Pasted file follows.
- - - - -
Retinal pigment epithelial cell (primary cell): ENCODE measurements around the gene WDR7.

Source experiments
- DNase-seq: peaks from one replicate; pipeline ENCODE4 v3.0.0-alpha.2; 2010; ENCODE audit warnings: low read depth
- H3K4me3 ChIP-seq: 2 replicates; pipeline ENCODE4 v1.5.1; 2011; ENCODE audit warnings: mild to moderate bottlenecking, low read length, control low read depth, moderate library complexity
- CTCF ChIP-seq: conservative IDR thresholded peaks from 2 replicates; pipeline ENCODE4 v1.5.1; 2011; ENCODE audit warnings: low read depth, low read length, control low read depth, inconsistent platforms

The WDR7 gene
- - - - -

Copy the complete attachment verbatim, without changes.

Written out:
Retinal pigment epithelial cell (primary cell): ENCODE measurements around the gene WDR7.

Source experiments
- DNase-seq: peaks from one replicate; pipeline ENCODE4 v3.0.0-alpha.2; 2010; ENCODE audit warnings: low read depth
- H3K4me3 ChIP-seq: 2 replicates; pipeline ENCODE4 v1.5.1; 2011; ENCODE audit warnings: mild to moderate bottlenecking, low read length, control low read depth, moderate library complexity
- CTCF ChIP-seq: conservative IDR thresholded peaks from 2 replicates; pipeline ENCODE4 v1.5.1; 2011; ENCODE audit warnings: low read depth, low read length, control low read depth, inconsistent platforms

The WDR7 gene